However, new research has emerged supporting the utilization of BTX-A injections as therapy for ON. A retrospective review of 33 patients with severe ON demonstrated significant pain relief after BTX-A injection. After a follow-up period of 6 months, 80% of patients described the final result as excellent (i.e., total pain relief) or very positive (i.e., nearly complete pain relief), with all patients reporting significant improvement in quality of life [41]. In addition, a recently published retrospective study was completed involving 30 post-9/11 combat veterans with deployment-related traumatic brain injury or neck trauma, chronic migraine and ON. All veterans received occipital nerve blocks in the GON and LON and BTX-A injections within 6 months of their diagnosis. Prior to treatment, the mean number of headache days was 24.1. Post-treatment, the mean number of headache days decreased to 12.9 with a mean difference of headache days pre- to post-treatment of 11.2. This study concluded that dual therapy with occipital nerve blocks and BTX-A injections is an effective therapy for veterans with chronic migraine and ON [42].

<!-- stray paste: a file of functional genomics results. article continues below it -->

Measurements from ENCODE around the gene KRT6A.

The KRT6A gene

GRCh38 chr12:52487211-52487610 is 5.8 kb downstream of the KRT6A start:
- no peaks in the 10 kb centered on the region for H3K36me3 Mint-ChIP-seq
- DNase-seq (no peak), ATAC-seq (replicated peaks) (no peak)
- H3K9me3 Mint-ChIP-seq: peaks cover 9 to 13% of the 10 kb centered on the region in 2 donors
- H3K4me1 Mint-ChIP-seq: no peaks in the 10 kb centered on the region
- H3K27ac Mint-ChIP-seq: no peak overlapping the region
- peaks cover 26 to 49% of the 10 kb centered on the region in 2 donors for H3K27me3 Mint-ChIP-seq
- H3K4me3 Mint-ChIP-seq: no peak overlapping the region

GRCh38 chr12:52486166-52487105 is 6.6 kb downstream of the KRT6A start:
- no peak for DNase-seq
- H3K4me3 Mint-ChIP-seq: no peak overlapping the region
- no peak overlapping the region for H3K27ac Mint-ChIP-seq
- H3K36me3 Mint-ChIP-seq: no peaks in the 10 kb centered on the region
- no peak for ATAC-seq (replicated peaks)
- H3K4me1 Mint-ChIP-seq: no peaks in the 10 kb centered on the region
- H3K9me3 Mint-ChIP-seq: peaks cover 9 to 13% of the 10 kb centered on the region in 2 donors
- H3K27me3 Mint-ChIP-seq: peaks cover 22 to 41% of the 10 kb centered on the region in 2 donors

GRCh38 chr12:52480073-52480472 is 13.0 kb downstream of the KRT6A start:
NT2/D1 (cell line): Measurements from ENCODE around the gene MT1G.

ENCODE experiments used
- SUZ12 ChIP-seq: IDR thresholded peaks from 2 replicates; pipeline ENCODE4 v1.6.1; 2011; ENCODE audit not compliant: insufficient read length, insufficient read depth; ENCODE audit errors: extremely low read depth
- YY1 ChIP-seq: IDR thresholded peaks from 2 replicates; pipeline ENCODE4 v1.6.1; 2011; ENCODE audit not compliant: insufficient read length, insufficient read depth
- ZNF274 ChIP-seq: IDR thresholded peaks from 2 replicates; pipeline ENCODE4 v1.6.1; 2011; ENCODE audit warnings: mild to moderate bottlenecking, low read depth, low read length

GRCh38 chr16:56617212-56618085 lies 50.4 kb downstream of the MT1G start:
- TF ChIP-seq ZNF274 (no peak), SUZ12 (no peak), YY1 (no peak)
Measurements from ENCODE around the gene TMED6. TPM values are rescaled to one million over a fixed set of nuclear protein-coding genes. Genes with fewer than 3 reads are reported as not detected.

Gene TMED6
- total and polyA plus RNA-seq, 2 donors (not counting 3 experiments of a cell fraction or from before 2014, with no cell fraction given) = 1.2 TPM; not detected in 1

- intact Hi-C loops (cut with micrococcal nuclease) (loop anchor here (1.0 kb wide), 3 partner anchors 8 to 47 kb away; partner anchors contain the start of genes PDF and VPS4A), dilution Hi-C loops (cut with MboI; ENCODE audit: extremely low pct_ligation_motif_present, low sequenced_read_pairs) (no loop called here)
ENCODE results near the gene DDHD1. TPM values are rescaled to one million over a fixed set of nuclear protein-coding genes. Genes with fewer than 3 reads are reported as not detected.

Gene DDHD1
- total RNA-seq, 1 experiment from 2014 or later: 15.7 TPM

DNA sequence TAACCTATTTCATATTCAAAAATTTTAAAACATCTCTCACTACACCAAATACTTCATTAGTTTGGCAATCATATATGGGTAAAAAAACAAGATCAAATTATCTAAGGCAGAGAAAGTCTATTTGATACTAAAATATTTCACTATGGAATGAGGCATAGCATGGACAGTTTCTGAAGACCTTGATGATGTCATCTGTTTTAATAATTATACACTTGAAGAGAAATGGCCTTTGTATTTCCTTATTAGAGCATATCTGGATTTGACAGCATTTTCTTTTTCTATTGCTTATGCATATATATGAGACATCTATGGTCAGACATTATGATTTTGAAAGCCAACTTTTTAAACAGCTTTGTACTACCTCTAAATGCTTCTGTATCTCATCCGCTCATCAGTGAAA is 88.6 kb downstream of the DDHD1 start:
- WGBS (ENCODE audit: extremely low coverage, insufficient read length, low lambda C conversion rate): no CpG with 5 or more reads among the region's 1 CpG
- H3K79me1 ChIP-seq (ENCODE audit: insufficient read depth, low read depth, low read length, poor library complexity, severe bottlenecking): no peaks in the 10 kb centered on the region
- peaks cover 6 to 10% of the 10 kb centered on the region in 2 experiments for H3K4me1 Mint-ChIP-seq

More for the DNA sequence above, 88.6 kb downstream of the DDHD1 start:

Radiofrequency Ablation/Cryoablation

Several modalities of radiofrequency ablation (RFA) are used to treat chronic pain conditions [43, 44]. These include thermal radiofrequency ablation (TRF), pulsed radiofrequency (PRF), cryoablation and cryoneurolysis. By targeting the nociceptive nerve conduction pathways, a lesion is introduced that prevents nociceptive output from A-δ and C fibers while preserving motor and sensory signaling. However, adverse events can occur in 12–13% of cases; therefore, RFA is typically reserved for patients who fail conservative treatment [7].